The crescent moon

Discussion in 'Photography Beginners' Forum' started by Grandpa Ron, Apr 9, 2019.

  1. K9Kirk

    K9Kirk Been spending a lot of time on here!

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    You may already be aware but there are remote shutter releases for fairly cheap. I got a pretty nice one for $32 and they come cheaper but from what I've seen, with less features.


     
  2. Grandpa Ron

    Grandpa Ron No longer a newbie, moving up!

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    I finally bought an adapter to make my telescope a prime lens. As the telephoto folks will tell you it is not so easy as it sounds.

    Still if you are patient and use a long delay time or remote shutter release it does work.

    This 3/4 moon was shot at 1/20th and an ISO of 200. I do not know the f number that a 60mm dia. 700 mm telescope lens provides. This is "as shot" and cropped square.

    Just one more way to have fun with your camera.
     

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  3. K9Kirk

    K9Kirk Been spending a lot of time on here!

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    Not bad but I would be curious to see how it would turn out if set to 1/125 or 1/250 on ISO 100. It seems really soft at the lower setting of 1/20.
     
  4. TCampbell

    TCampbell Been spending a lot of time on here!

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    The focal ratio is the focal length divided by the aperture. 700mm focal length ÷ 60mm aperture = f/11.6.

    Do you know the scope make & model?

    What sort of adapter did you buy? There are simple camera nose-pieces that have no lens (the telescope is the lens) and this is called "prime focus". There is also something called afocal photography in which an adapter is used that has a telescope eyepiece inside it. It "projects" the image onto the camera sensor (this type of adapter is sometimes used for planetary imaging). Because of how it works it is also sometimes called "eyepiece projection".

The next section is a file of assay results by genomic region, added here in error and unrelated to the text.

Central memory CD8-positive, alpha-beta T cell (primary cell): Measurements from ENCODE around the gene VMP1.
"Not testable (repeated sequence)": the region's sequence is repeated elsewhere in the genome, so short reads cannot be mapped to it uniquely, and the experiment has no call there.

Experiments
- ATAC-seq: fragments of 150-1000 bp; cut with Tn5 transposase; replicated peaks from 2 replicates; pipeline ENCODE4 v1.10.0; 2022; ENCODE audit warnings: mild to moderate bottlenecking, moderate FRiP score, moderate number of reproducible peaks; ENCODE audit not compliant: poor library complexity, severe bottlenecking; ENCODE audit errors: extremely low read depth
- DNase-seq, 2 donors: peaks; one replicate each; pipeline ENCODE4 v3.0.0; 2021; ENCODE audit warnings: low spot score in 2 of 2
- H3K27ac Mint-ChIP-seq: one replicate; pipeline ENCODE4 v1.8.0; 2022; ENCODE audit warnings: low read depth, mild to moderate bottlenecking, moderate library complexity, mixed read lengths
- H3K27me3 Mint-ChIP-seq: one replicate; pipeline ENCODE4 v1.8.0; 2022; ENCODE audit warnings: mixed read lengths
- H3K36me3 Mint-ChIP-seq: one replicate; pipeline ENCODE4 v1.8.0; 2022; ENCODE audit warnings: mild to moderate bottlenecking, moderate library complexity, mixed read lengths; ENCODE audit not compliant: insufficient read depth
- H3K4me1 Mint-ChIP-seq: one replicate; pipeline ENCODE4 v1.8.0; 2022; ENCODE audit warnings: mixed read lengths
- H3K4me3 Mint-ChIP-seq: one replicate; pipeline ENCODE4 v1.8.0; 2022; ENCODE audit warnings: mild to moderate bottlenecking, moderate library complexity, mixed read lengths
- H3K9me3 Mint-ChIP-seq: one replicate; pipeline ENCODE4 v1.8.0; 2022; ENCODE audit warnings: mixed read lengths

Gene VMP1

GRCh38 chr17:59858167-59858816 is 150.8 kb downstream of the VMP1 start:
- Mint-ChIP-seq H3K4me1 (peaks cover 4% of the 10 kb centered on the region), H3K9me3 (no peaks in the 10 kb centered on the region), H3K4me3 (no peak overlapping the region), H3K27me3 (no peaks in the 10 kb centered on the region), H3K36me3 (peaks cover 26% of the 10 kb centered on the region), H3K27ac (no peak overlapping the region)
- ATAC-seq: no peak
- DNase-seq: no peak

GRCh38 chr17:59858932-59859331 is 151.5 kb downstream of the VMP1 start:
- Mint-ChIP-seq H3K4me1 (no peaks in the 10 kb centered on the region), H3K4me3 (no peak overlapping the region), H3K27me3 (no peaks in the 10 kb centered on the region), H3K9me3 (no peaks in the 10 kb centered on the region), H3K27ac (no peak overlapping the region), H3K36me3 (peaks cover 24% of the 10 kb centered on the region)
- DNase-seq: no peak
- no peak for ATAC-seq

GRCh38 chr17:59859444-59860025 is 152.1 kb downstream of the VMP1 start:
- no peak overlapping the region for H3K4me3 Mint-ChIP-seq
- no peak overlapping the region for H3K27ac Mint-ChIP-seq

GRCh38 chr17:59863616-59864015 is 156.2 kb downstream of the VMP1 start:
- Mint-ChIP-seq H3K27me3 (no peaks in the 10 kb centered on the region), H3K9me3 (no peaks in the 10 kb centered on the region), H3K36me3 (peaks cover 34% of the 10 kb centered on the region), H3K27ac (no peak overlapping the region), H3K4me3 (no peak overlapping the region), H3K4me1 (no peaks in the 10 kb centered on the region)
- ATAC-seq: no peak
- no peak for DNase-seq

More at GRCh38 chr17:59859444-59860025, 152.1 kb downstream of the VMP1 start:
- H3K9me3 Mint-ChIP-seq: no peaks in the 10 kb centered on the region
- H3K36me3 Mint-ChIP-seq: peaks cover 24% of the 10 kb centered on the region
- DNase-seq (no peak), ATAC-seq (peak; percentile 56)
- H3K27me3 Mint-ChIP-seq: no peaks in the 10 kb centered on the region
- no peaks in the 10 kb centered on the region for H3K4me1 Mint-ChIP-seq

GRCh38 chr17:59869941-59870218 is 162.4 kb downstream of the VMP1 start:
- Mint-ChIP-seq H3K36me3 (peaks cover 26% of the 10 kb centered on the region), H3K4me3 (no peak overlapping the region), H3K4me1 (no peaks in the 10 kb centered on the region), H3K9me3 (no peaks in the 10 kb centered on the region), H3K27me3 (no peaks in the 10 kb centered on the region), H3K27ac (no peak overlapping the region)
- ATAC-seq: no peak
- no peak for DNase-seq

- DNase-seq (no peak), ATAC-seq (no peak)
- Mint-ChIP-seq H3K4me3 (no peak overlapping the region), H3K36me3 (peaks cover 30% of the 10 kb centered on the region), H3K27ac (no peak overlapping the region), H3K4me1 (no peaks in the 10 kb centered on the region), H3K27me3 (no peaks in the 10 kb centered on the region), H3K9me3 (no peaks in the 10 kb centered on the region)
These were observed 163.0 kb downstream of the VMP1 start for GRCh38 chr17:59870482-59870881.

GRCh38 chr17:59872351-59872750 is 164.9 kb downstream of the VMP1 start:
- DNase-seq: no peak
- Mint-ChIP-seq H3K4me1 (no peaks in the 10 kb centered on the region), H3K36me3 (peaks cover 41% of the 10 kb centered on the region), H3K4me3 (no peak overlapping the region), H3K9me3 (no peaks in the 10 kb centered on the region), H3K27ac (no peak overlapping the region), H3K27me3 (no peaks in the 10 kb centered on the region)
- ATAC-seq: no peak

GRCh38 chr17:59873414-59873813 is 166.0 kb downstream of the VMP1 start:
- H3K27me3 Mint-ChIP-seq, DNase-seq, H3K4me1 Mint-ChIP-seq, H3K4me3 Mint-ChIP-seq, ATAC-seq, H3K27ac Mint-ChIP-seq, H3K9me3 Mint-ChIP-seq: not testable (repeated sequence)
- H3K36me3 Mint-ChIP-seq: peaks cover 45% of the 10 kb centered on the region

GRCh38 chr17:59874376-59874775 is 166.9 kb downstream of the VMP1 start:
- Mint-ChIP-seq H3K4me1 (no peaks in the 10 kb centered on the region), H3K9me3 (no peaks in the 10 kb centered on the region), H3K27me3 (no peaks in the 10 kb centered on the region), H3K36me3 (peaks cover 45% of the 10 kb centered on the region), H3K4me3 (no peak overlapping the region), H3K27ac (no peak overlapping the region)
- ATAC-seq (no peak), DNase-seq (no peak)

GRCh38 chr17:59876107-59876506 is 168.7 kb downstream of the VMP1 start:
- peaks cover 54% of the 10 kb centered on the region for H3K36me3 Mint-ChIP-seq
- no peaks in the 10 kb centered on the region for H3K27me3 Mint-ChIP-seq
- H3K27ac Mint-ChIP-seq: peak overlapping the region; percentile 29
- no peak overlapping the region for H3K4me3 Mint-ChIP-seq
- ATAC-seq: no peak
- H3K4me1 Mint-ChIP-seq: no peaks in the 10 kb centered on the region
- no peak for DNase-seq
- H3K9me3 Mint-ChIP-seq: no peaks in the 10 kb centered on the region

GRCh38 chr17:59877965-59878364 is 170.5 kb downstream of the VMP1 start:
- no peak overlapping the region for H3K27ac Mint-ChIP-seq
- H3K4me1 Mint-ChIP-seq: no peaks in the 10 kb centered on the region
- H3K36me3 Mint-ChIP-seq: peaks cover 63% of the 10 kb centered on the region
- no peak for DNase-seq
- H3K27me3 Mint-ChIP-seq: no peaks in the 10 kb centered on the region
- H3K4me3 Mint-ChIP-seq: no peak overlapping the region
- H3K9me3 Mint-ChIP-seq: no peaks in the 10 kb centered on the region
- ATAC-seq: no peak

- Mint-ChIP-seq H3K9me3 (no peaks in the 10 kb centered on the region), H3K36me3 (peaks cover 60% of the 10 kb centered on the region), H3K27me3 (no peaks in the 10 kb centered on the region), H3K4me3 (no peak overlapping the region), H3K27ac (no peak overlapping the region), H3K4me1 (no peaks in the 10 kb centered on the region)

5. Grandpa Ron

    Grandpa Ron No longer a newbie, moving up!

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    Let me mention a few thing about my gear.
    • The camera is a Canon Rebel T6.
    • The telescope is a 15 year old non-script department store refactor, it two main features is it does take a an 1 1/4 inch lens and it is easy to use.
    • While it is true, that used as a prime focus it does provide a 700 mm lens. Do not confuse that with a good photographic telephoto. I doubt that my daughter paid more that $75.00 as a Christmas gift. As always good sharp photos require good glass. Good glass is expensive.
    • The camera adapter was $12.20 from eBay. It is all aluminum and include the Cannon body adapter ring, a T ring to match the 1 1/4 eyepiece for use as prime focus. Also included is a barrel section with locking screw that you can drop and eyepiece into for greater magnification. (eyepiece projection)
    • This is where the short comings of the bargain scope become evident. At anything greater that prime focus, chromatic aberration (red and blue edge halo) starts to show up.
    At the risk of sounding overly technical I do have two better quality Plossl eyepieces but the 50 mm does not fit the lens barrel and I have not tried the 10 mm eyepiece yet.

    Unlike a lot of folks I do not complain about the limits of the inexpensive telescope. I spent a lot nights chasing the moon, the planets, star clusters and a few nebulae. Also with the addition a of pentaiprism it make a dandy spotting scope for a target shooting.
     

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  6. TCampbell

    TCampbell Been spending a lot of time on here!